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Right at Home Shares 10 Tips for Winter Safety

Consistently wearing the right shoes, preparing for power outages and stocking up on prescription medication are a few ways seniors can stay safe this winter.

Here are Right at Home’s top 10 winter safety tips:

1. Watch Your Step

Look where you’re going when walking. Assume that all wet and dark areas on pavements are slippery and icy. Ice can be hidden underneath a layer of light snow. Test potentially slick areas by tapping your foot on them first. If you must walk up or down a hill, consider walking along its grassy edge for better traction, and always look for something to grab onto in case you start to lose your balance. Adding salt, sand or cat litter to driveways and sidewalks can provide a layer of slip-free protection.

2. Choose Your Shoes Wisely

Most winter boots do not keep people upright in slippery conditions. Wear high-traction shoes and boots when venturing outdoors on walks or errands. Shoes and boots with good traction and non-skid soles can mitigate your fall risk, as can walking only on cleared pathways.

3. Learn to Walk Safely

Instead of walking your usual way, walk like a penguin. Take short, flat-footed baby steps, pointing your feet out slightly while spreading your body weight as evenly as possible over the entire surface of your feet. Walking sideways also helps increase your base of support and balance. In both instances, make sure your knees are slightly bent when walking.

Pro tip: Keeping your hands in your pant or coat pocket for warmth while walking decreases the ability to maintain balance. Make sure you wear gloves and keep both arms by your sides when walking. If you slip, this allows you to quickly extend your arms outward and regain balance. This also helps cushion the impact of falling and decreases the risk of a hip fracture if a fall does occur. If you must carry something in your hands when outdoors, try to keep it light. Better yet, wear a backpack.

4. Dress for Warmth

Cold temperatures can lead to frostbite and hypothermia, a condition in which body temperature dips too low. According to the Centers for Disease Control and Prevention, older adults with inadequate food, clothing or heating are among the most common victims of hypothermia. Make sure to dress in layers and do not let indoor temperatures go too low. If you need to step outside, wear warm socks and a warm hat, a heavy coat, gloves, and a scarf. In very cold temperatures, cover all exposed skin. Use a scarf to cover your mouth and protect your lungs.

5. Prepare for Power Outages

In many parts of the country, winter storms can knock out power lines from time to time. To stay warm during an outage, consider having a backup generator to allow access to a heat source. Also, keep plenty of blankets and sleeping bags so you can bundle up. Stockpile water and nonperishable food so you’ll have supplies available in case of an extended outage. You can fill your bathtub with water to flush toilets and for general cleaning.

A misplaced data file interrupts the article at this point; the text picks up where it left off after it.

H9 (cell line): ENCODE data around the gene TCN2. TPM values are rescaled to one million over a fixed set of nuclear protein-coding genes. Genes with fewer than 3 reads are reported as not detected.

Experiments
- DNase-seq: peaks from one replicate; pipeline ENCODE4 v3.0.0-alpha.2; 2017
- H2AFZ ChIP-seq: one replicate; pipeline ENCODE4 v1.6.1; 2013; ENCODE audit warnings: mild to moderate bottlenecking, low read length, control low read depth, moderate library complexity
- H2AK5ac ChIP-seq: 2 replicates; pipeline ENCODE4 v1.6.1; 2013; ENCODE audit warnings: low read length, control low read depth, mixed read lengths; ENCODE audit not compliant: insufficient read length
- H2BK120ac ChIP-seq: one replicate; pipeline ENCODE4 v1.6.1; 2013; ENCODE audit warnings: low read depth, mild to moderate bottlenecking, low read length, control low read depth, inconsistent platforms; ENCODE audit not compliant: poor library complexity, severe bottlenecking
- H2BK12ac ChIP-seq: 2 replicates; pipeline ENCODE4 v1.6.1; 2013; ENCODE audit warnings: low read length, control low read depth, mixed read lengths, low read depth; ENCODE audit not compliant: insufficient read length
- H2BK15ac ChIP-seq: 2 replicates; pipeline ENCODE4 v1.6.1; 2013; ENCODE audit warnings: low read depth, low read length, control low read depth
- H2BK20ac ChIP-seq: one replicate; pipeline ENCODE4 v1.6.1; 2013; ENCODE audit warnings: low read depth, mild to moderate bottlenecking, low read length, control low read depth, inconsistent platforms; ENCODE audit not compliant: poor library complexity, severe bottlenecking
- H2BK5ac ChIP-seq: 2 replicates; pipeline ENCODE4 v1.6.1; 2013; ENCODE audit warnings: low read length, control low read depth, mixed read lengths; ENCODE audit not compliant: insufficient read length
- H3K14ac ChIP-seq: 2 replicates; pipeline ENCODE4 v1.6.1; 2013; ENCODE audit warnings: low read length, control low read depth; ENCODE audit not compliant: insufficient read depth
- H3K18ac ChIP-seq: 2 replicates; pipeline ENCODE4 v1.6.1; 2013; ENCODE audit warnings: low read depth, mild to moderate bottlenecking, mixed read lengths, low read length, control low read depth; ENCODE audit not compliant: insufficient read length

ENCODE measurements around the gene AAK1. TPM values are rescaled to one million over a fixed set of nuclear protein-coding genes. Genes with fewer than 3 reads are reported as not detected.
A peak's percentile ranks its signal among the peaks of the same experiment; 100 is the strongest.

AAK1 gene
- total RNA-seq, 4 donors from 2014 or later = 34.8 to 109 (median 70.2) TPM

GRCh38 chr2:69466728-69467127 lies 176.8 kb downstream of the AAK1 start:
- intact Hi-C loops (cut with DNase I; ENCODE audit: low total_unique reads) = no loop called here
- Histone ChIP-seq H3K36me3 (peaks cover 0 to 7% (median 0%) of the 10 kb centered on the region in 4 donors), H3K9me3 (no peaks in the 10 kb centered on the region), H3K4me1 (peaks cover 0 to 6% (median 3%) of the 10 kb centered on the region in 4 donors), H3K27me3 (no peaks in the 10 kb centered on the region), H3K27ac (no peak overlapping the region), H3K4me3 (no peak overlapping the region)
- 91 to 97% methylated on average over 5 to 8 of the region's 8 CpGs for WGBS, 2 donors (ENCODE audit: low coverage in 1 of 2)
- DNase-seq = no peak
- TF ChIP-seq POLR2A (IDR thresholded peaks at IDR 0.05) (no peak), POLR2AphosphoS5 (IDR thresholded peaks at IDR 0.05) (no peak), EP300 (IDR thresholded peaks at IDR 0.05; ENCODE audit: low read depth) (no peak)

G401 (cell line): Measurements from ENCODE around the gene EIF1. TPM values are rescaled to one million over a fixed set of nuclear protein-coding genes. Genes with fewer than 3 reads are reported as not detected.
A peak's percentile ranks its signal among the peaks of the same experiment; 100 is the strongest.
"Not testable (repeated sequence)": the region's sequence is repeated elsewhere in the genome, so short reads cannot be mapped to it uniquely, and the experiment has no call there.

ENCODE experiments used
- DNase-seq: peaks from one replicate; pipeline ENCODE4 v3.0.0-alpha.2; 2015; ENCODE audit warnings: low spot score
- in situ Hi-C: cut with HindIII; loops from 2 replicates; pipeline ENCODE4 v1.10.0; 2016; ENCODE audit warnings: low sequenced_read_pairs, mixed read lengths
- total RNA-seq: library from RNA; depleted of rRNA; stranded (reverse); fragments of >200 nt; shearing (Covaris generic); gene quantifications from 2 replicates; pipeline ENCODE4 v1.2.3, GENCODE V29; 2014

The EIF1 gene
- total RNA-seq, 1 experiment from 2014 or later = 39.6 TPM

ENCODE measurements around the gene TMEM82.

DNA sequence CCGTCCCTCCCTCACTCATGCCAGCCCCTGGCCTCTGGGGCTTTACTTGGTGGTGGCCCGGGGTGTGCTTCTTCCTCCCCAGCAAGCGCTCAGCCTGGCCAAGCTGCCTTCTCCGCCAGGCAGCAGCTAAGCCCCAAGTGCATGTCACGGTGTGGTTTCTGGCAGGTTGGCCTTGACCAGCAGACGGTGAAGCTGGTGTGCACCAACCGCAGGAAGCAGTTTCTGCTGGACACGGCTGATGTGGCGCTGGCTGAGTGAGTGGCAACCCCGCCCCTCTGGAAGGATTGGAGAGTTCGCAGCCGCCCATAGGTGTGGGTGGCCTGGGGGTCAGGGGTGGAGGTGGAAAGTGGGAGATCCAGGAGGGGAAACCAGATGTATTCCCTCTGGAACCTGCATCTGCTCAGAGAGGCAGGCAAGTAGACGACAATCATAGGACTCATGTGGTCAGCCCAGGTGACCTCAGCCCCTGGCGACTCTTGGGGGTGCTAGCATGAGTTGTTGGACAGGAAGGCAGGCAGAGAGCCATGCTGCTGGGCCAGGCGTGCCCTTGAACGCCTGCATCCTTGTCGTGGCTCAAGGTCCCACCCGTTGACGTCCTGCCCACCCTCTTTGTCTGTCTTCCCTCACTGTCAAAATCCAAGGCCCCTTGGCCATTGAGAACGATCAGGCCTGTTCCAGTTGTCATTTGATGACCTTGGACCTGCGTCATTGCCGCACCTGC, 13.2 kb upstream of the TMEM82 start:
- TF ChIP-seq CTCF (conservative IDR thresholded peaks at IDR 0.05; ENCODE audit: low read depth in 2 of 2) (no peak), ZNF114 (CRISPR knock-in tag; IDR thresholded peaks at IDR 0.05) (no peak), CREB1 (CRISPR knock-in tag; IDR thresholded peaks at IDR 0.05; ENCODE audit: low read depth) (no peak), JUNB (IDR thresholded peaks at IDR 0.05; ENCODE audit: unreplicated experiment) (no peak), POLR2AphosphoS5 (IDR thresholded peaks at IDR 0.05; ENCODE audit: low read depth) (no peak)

6. Check on Your Prescription Medication

If you’re taking any prescription medication, make sure you have an adequate supply on hand at the first sign of extreme weather. You may have an auto-prescription enabled, but extreme weather can prevent you from picking up your medication. If you’re running low on important medications, contact your pharmacy benefits management company to see if they can expedite the shipment. You can also have your doctor call in your prescription to a local pharmacy.

7. Power Up for the Storm

Don’t forget about batteries! Make sure you put new batteries in flashlights, lanterns and radios. Have spare batteries available, too. Don’t forget to charge your phones and computers, including auxiliary power sources.

8. Create an Emergency Contact Plan

Have a plan in place to reach family members and friends if you lose phone and/or internet service. Keep important phone numbers written down in case you can’t access them on your cellphone or computer. Consider staying with a family member or neighbor if an incoming storm is expected to be severe.

9. Prevent Carbon Monoxide Poisoning

Using a fireplace, gas heater or gas lanterns can lead to carbon monoxide poisoning. Ensure your safety by checking the batteries in your carbon monoxide detector and buy an updated detector if necessary.

10. Don’t Be Afraid to Ask for Help

The most important tip to keep in mind during the colder months is to ask for help. If you need to clear your property of snow and ice, do not hesitate to ask a family member or neighbor or to hire a professional. Arrange rides to the grocery store and doctor appointments. Many communities have shuttle services specifically for seniors. Don't be afraid to reach out for help!

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